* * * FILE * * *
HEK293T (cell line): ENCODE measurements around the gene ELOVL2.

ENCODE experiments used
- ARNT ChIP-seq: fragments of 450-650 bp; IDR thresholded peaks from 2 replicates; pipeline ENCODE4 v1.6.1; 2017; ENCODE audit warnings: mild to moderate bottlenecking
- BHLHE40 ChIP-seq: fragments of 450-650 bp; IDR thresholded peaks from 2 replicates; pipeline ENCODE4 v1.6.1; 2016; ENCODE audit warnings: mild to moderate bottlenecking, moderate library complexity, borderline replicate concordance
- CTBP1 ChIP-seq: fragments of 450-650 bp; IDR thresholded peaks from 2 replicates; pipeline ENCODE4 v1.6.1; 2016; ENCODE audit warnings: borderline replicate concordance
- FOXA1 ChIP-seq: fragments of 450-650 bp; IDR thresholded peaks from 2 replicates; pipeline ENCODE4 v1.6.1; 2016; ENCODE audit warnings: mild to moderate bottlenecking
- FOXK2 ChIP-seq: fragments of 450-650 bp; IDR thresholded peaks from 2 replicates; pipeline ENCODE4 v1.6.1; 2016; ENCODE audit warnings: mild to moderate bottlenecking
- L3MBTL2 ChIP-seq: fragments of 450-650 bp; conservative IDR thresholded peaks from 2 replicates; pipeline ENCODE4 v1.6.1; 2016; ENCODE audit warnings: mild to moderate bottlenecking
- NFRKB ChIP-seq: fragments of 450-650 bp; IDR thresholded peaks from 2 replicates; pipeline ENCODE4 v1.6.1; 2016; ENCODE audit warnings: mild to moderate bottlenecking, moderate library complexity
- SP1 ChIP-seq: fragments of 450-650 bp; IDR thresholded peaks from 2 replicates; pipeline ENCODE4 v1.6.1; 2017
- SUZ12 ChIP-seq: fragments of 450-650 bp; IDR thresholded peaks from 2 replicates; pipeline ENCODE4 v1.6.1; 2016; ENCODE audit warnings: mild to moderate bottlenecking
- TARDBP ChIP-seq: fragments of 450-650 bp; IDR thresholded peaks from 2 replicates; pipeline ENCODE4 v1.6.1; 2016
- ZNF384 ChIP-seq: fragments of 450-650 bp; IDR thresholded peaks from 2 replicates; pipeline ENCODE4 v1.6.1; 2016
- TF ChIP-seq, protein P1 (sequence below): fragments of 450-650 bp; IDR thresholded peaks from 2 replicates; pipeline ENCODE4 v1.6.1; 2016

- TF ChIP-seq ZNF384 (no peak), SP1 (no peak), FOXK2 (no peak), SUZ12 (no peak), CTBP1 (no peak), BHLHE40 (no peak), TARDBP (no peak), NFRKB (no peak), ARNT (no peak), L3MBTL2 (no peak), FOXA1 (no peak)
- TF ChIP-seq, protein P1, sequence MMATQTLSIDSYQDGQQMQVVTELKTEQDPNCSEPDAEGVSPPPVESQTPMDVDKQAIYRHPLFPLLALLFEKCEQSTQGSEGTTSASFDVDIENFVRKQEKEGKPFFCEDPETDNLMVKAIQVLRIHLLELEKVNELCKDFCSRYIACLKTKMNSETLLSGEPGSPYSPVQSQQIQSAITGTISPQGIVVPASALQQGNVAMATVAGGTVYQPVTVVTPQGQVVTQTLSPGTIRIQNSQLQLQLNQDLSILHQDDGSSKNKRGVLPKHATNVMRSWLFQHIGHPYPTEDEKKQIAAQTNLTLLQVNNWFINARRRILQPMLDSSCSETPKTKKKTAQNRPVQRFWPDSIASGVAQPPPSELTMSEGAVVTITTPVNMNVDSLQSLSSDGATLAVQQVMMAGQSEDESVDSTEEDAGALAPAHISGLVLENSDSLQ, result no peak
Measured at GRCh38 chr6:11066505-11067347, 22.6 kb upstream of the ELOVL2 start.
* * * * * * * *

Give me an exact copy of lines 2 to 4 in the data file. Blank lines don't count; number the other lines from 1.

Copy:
ENCODE experiments used
- ARNT ChIP-seq: fragments of 450-650 bp; IDR thresholded peaks from 2 replicates; pipeline ENCODE4 v1.6.1; 2017; ENCODE audit warnings: mild to moderate bottlenecking
- BHLHE40 ChIP-seq: fragments of 450-650 bp; IDR thresholded peaks from 2 replicates; pipeline ENCODE4 v1.6.1; 2016; ENCODE audit warnings: mild to moderate bottlenecking, moderate library complexity, borderline replicate concordance